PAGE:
Over time, your website will need to answer every possible variation of objections, which means it needs to be equipped with every piece of the jigsaw.

Work with the data from your sales teams and surveys and you won’t be stabbing in the dark; you’ll be pushing on an open door that leads to higher conversions for your site.

A critical mass for action — how much is ‘enough’?

Venerated copywriter Claude Hopkins said of adverts: “The only readers we get are people whom our subject interests. No one reads ads for amusement, long or short. Consider them as prospects standing before you, seeking for information. Give them enough to get action.”

“Enough” information depends on the product and the customer.

If your product has lots of features and benefits, or requires a lot of explanation to persuade a customer to buy, then it makes sense to equip your webpage with a suitably comprehensive armoury — in words and images — to match the approach you would take in person. Your copy needs enough breathing room to cover every point in enough detail to get action. 

On the other hand, if your product or service is well-known, then a lot of the groundwork in the sale already exists in the mind of the prospect. It may make sense to keep your page focused on the additional points of information they need to tip them over the edge from prospect to buyer. We’d still argue all the pieces of the jigsaw need to be there, but the design can prioritise those additional points of information.

How many minutes would you take to sell this product/service in person?

Try recording yourself selling the product or service in person, and see how many minutes you need to do it justice. Now consider the usual questions you get asked and add on how long it takes you to answer those.

If it takes you 10 minutes of sales chat to sell a thing in person, and particularly if you also have a physical product you can show off, then it stands to reason you need at least as many words on a webpage to do the same sales job online.

Don’t confuse brevity with clarity on the web

There’s a popular misconception that shorter webpages are somehow better. There may be instances where that’s true (think highly visual products, where the ‘look’ is the most important feature), but it’s a seductive trap to confuse brevity with clarity on the web.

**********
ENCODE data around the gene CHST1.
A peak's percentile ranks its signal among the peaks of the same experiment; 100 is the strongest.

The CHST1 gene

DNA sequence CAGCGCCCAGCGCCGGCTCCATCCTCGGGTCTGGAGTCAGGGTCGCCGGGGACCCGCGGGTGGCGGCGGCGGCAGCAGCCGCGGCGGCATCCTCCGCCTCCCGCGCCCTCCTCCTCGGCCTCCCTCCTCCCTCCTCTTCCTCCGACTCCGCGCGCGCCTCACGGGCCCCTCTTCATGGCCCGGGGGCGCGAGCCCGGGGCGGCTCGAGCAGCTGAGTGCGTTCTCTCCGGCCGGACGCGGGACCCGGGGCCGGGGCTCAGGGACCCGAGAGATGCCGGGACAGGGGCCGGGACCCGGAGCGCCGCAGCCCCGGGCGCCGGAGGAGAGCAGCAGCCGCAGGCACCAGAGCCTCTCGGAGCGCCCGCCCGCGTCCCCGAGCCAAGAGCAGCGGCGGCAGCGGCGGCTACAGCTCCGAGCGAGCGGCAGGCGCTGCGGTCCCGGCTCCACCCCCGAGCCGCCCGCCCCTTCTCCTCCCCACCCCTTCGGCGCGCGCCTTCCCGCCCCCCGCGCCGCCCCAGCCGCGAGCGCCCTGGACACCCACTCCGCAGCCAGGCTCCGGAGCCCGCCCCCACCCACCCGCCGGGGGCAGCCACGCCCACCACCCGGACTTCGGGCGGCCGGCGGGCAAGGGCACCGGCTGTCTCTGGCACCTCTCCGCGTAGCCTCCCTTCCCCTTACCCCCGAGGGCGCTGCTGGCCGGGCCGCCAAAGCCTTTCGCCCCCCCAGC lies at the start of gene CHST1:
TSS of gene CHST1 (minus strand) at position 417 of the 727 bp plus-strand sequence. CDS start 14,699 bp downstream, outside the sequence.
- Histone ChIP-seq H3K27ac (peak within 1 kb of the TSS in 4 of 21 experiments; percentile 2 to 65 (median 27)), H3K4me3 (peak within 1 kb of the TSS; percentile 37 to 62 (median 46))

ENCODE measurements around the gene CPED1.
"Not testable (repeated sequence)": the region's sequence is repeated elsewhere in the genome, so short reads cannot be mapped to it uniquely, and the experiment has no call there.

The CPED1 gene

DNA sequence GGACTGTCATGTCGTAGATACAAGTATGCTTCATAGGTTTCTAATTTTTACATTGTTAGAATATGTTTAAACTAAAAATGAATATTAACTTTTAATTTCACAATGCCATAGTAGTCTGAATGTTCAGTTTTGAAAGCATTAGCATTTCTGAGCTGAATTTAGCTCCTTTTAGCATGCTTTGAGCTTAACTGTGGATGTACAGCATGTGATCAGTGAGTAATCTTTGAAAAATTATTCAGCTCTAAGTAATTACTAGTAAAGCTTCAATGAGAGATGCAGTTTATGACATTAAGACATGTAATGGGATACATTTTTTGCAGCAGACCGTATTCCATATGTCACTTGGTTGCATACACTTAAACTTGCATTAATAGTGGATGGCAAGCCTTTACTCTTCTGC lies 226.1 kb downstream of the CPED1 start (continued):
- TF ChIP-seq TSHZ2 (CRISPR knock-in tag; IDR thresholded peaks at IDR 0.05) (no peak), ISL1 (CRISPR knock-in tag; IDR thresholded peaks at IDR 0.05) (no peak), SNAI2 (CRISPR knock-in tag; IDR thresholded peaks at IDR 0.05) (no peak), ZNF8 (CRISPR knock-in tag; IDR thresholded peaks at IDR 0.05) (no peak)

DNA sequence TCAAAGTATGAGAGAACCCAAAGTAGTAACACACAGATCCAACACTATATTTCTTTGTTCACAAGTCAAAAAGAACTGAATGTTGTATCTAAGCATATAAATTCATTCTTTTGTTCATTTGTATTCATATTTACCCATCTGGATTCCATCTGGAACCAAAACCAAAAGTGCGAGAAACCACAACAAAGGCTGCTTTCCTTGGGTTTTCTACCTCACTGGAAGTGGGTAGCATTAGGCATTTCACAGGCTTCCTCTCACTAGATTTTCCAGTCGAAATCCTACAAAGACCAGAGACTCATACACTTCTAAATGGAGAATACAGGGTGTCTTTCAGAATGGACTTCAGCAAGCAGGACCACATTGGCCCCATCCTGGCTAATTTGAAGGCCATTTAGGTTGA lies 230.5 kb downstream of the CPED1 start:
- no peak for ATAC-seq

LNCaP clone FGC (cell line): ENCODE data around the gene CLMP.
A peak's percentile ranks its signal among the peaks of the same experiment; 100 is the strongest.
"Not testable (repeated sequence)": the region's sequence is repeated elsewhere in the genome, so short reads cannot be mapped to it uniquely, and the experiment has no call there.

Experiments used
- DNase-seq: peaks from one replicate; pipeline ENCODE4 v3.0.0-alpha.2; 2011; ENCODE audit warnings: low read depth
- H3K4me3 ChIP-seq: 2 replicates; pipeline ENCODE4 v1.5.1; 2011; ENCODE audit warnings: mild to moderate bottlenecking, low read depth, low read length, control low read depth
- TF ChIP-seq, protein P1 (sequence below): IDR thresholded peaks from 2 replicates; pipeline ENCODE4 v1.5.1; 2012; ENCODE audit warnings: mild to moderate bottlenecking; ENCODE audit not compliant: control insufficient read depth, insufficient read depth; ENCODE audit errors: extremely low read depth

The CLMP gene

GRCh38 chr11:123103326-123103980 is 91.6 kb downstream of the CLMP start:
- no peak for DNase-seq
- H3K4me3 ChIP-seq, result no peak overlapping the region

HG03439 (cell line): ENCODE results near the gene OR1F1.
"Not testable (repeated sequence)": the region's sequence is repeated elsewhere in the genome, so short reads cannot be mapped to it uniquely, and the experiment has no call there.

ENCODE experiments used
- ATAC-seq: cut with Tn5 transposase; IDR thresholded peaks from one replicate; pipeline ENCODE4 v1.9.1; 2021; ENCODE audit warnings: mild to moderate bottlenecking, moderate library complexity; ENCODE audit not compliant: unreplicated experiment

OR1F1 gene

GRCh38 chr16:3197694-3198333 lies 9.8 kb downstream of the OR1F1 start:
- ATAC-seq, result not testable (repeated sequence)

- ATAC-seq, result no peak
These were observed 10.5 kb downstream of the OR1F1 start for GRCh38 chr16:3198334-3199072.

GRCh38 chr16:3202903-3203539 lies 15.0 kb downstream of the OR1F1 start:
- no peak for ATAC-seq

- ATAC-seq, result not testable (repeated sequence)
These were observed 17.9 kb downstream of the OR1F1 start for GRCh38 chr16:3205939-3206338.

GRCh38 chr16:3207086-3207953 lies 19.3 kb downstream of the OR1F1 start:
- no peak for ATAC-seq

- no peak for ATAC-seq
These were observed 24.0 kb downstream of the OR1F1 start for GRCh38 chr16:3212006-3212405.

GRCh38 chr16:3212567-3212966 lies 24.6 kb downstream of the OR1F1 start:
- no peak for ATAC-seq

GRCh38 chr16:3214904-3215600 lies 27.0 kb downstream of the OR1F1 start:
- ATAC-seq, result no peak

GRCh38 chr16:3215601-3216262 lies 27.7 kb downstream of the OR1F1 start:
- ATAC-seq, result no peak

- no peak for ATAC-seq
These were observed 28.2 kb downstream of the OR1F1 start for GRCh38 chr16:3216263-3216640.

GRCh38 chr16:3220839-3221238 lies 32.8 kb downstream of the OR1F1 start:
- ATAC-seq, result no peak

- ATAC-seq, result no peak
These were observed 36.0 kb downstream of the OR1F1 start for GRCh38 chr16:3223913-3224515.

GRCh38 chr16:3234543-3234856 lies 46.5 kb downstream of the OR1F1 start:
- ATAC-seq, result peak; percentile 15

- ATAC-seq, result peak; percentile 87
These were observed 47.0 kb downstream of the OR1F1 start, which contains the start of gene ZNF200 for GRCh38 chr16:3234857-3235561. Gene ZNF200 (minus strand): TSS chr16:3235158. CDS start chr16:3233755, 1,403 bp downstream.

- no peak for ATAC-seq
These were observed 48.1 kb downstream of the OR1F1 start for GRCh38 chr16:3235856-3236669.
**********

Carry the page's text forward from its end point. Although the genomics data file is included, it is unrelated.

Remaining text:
Remember it’s not possible to know the inner thoughts of your reader, or what “enough” information looks like for them (but remember you can always ask them this in a survey or live chat). You need to cover all the bases. By definition that means more content.

Sometimes that content will be words, sometimes images, but the underlying point is this: if it’s chain reaction content, it’s almost impossible to have too much.

As the famous phrase goes: “things should be as simple as possible, but no simpler”. In a web page context it’s a damaging oversimplification to omit detail in the pursuit of brevity. Some users may be looking for that information. In doing so you sacrifice clarity around the whole. An information void opens up and that translates into user anxiety.

So if there’s lots of points to cover then a short webpage makes zero sense — you are literally limiting your ability to sell the product with an artificial constraint. You are also working against the medium you’re designing in — a webpage — which is set up for infinite vertical scrolling, not to mention hampering your ability to rank well in search engines.

Enough said

Direct marketers, some of the best copywriters, have known for years that long-form copy sells. They research the people they are addressing as much as the features, advantages and benefits they are selling. They make sure there is enough information — a critical mass of chain reaction content — to get action.

So the next time you find yourself considering a webpage design and wondering if there’s too much text, try asking yourself the opposite question. Does it have enough?